Each comparator produces its output values only when both of its input values are available to it. In Figure 28.2(a), for example, suppose that the sequence 9, 5, 2, 6 appears on the input wires at time 0. At time 0, then, only comparators *A* and *B* have all their input values available. Assuming that each comparator requires one time unit to compute its output values, comparators *A* and *B* produce their outputs at time 1; the resulting values are shown in Figure 28.2(b). Note that comparators *A* and *B* produce their values at the same time, or "in parallel." Now, at time 1, comparators *C *and *D*, but not *E*, have all their input values available. One time unit later, at time 2, they produce their outputs, as shown in Figure 28.2(c). Comparators *C* and *D* operate in parallel as well. The top output of comparator *C* and the bottom output of comparator *D* connect to output wires *b*_{1} and *b*_{4}, respectively, of the comparison network, and these network output wires therefore carry their final values at time 2. Meanwhile, at time 2, comparator *E* has its inputs available, and Figure 28.2(d) shows that it produces its output values at time 3. These values are carried on network output wires *b*_{2} and *b*_{3}, and the output sequence 2, 5, 6, 9 is now complete.

Under the assumption that each comparator takes unit time, we can define the "running time" of a comparison network, that is, the time it takes for all the output wires to receive their values once the input wires receive theirs. Informally, this time is the largest number of comparators that any input element can pass through as it travels from an input wire to an output wire. More formally, we define the **depth** of a wire as follows. An input wire of a comparison network has depth 0. Now, if a comparator has two input wires with depths *d*_{x} and *d*_{y}, then its output wires have depth max(*d*_{x}, *d*_{y}) + 1. Because there are no cycles of comparators in a comparison network, the depth of a wire is well defined, and we define the depth of a comparator to be the depth of its output wires. Figure 28.2 shows comparator depths. The depth of a comparison network is the maximum depth of an output wire or, equivalently, the maximum depth of a comparator. The comparison network of Figure 28.2, for example, has depth 3 because comparator *E* has depth 3. If each comparator takes one time unit to produce its output value, and if network inputs appear at time 0, a comparator at depth *d* produces its outputs at time *d*; the depth of the network therefore equals the time for the network to produce values at all of its output wires.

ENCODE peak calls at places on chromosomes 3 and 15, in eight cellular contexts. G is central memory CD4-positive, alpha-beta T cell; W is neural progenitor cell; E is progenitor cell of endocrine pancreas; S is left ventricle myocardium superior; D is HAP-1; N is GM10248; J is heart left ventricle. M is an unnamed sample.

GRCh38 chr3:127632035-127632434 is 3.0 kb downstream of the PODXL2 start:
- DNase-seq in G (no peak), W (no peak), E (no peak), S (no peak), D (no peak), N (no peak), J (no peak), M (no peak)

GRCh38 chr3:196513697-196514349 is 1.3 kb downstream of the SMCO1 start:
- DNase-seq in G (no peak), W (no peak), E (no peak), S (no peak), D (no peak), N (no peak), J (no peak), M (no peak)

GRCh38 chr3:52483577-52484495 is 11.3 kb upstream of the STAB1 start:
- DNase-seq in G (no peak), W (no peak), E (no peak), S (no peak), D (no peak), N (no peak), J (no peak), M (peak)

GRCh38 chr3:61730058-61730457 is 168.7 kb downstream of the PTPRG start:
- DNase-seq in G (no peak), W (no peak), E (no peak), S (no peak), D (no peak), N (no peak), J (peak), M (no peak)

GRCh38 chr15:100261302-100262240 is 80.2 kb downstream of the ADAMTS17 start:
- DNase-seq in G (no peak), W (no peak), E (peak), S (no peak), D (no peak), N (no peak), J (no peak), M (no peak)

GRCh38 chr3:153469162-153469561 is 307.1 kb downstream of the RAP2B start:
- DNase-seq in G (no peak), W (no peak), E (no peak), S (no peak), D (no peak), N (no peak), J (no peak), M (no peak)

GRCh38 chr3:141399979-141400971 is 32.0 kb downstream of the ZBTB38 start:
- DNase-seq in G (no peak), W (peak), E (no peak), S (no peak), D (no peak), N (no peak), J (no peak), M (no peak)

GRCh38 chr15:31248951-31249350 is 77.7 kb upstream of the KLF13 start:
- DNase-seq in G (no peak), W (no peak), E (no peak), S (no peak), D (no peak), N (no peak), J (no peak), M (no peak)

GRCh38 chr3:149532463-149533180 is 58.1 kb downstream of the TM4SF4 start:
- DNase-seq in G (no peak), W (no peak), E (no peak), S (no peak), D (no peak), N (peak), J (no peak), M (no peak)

A **sorting network** is a comparison network for which the output sequence is monotonically increasing (that is, *b*_{1} *b*_{2} . . . *b*_{n}) for *every* input sequence. Of course, not every comparison network is a sorting network, but the network of Figure 28.2 is. To see why, observe that after time 1, the minimum of the four input values has been produced by either the top output of comparator *A* or the top output of comparator *B*. After time 2, therefore, it must be on the top output of comparator *C*. A symmetrical argument shows that after time 2, the maximum of the four input values has been produced by the bottom output of comparator *D*. All that remains is for comparator *E *to ensure that the middle two values occupy their correct output positions, which happens at time 3.

A comparison network is like a procedure in that it specifies how comparisons are to occur, but it is unlike a procedure in that its physical size depends on the number of inputs and outputs. Therefore, we shall actually be describing "families" of comparison networks. For example, the goal of this chapter is to develop a family SORTER of efficient sorting networks. We specify a given network within a family